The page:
What if Your Business IS the Best Choice?

As a follow-up to last month’s article on what to do if your business is not the best choice to fulfill a prospect’s needs, this month we are advising you on what to do if your business is the best choice.

Last month, we discussed some strategies to consider when you realize you’re not the right choice for a product or service your prospect needs. We had many positive comments about the piece and some people even indicated that they had never even thought about some of the strategies. 

So, this month’s topic should be obvious--What if Your Business IS the right choice? And some of the brief answers will be obvious, too. But, some won’t…so read and heed.

Step 1: Thank the client and review the agreement and timeline to make sure you’ll be giving them what they want, when they want it. I like an email or phone call for immediacy, but a hand-written note card for impact really works. 

Step 2: Ask what other providers they were considering, unless they told you up front. This information will help you analyze the competitive landscape.

Step 3: Ask why they chose you, your product or service. You need to compare why you think they picked you with why they actually selected to work with you. You may have focused your pitch on service when the client made the decision based on cost. This information will help you analyze your branding and brand promise. And, remember, your prospect’s perception is your reality.

Step 4: If you’re providing a product, give periodic status reports on design, production or delivery. Some variation on a project plan can be helpful.

Step 5: This is even more important with a detailed process or project. Your plan should include dates for regular client status updates.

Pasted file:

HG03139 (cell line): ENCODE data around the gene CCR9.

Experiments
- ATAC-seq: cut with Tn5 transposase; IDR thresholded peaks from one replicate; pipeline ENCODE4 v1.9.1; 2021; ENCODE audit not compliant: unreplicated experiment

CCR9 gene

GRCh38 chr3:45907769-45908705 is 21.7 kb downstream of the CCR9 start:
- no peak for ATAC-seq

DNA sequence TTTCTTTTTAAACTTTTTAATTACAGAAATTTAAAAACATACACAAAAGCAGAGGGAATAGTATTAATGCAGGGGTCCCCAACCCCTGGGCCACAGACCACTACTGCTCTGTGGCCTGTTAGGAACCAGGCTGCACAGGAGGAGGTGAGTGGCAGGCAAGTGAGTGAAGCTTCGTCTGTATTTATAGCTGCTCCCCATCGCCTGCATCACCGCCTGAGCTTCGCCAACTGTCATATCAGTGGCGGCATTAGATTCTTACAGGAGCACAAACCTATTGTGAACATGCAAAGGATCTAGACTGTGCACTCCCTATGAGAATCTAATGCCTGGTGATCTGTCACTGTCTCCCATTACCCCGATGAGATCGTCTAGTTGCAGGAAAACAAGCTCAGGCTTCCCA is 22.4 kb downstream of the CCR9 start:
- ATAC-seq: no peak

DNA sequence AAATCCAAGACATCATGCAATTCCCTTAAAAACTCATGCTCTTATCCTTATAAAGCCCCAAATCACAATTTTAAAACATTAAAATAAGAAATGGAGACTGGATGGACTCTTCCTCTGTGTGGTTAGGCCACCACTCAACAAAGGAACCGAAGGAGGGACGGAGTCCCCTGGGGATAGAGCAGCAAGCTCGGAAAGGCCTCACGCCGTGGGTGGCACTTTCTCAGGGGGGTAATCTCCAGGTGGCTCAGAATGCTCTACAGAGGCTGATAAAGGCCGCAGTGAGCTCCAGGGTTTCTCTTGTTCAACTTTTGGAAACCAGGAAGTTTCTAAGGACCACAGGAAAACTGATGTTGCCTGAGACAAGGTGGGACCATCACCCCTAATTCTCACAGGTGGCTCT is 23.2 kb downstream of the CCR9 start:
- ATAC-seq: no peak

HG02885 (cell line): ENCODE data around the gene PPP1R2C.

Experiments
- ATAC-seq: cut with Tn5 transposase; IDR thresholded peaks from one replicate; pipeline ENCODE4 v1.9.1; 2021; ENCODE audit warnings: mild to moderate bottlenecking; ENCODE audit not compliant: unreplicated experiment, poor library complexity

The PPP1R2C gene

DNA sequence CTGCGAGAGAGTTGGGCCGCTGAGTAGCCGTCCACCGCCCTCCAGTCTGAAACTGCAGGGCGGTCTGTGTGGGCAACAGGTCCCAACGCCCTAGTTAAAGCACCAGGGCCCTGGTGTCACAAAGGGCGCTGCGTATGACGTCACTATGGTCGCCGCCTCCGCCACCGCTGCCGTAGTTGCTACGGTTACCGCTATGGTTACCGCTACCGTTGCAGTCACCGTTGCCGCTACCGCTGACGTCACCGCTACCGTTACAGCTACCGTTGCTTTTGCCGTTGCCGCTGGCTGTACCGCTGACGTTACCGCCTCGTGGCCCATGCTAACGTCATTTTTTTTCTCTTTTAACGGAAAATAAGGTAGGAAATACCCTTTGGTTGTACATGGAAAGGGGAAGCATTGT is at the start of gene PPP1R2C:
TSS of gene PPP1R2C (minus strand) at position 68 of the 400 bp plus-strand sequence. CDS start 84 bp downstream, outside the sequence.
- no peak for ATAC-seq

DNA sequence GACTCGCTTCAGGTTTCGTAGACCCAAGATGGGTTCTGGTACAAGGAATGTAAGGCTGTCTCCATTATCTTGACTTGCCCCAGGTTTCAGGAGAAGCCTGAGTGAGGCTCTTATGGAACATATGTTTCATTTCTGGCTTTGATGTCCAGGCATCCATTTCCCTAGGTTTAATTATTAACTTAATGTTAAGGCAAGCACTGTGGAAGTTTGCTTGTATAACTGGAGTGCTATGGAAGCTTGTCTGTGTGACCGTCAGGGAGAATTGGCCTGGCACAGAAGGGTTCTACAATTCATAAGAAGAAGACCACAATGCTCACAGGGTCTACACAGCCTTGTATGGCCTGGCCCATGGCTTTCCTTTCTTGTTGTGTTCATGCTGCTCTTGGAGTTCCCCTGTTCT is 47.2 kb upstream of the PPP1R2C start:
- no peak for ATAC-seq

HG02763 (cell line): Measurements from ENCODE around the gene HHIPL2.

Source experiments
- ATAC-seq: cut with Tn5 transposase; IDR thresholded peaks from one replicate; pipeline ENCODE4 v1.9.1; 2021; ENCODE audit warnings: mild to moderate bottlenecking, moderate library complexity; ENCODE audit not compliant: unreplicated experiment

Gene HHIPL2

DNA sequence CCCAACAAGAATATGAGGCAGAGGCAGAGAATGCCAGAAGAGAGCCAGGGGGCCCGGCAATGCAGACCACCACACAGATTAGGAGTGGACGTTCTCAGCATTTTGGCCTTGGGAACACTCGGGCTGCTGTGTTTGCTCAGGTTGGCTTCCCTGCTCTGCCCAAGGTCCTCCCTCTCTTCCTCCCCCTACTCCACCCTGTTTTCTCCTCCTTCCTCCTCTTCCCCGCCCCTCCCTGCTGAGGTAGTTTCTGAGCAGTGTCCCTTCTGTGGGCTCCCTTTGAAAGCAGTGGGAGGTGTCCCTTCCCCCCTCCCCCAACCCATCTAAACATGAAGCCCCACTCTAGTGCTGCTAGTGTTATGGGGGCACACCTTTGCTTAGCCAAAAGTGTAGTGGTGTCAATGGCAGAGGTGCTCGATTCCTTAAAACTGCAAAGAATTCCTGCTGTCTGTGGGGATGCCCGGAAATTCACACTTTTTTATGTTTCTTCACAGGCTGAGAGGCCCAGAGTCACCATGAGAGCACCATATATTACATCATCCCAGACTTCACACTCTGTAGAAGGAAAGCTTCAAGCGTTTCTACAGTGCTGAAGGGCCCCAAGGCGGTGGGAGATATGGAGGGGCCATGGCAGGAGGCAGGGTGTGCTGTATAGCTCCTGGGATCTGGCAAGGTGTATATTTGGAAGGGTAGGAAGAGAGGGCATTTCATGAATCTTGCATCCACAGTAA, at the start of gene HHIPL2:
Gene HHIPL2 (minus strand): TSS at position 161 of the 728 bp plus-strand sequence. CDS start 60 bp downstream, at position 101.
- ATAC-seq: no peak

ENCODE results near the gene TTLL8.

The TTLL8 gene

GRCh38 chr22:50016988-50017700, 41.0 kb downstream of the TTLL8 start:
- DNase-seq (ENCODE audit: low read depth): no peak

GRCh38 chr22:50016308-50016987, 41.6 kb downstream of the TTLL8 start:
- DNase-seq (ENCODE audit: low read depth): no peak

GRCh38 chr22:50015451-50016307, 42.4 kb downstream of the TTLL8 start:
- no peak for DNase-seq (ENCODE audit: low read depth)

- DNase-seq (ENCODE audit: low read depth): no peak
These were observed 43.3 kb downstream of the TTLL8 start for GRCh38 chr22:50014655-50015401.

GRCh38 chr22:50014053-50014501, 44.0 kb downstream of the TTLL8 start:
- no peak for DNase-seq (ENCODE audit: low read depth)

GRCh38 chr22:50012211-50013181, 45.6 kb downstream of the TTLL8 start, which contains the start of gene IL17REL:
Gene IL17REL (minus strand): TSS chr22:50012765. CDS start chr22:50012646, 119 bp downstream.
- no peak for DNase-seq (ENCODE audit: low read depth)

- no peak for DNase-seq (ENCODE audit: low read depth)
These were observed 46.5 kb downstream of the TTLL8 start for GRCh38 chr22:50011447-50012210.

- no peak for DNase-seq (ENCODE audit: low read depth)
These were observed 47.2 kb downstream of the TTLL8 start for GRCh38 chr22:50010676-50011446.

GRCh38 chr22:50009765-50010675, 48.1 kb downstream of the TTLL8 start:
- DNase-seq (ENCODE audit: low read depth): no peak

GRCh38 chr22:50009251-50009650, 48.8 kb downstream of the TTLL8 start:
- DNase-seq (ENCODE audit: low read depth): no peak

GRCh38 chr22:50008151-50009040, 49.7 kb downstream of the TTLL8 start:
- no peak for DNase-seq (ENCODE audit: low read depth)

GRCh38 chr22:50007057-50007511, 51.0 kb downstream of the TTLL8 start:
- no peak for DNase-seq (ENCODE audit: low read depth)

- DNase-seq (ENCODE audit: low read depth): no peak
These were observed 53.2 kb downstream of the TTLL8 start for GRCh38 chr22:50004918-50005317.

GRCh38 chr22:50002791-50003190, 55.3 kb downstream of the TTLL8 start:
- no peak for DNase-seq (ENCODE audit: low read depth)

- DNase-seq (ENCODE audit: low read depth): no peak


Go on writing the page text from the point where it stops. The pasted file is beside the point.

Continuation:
Step 6: Make sure there aren’t any surprises. Whenever you encounter a problem, communicate quickly. If it’s your fault, fix it fast but let the client know about it. If it isn’t your fault, analyze probable causes and likely solutions for the client and collaborate on fix. And fix it fast.

Step 7: If the client asks for changes in scope, timing or content, carefully analyze the impact any changes will have in cost and delivery. Quickly share this update with them. Seek approval or negotiate options.

Step 8: Lots of small businesses wrongly assume the job is done when the check clears the bank. Not so. Follow up in a timely manner to see how the product, service or project is working out and gauge their level of satisfaction. Depending on the scope or details of the deal, check in regularly. Hey, if my dentist can call the next day to see how I feel, so can you.

Step 9: Where appropriate, consider customer satisfaction surveys, either created in-house or administered by a third party. If you can respond directly, thank them for their comments and suggestions. Periodically communicate the positive actions you’re taking to improve quality or service resulting from the surveys to your whole customer base.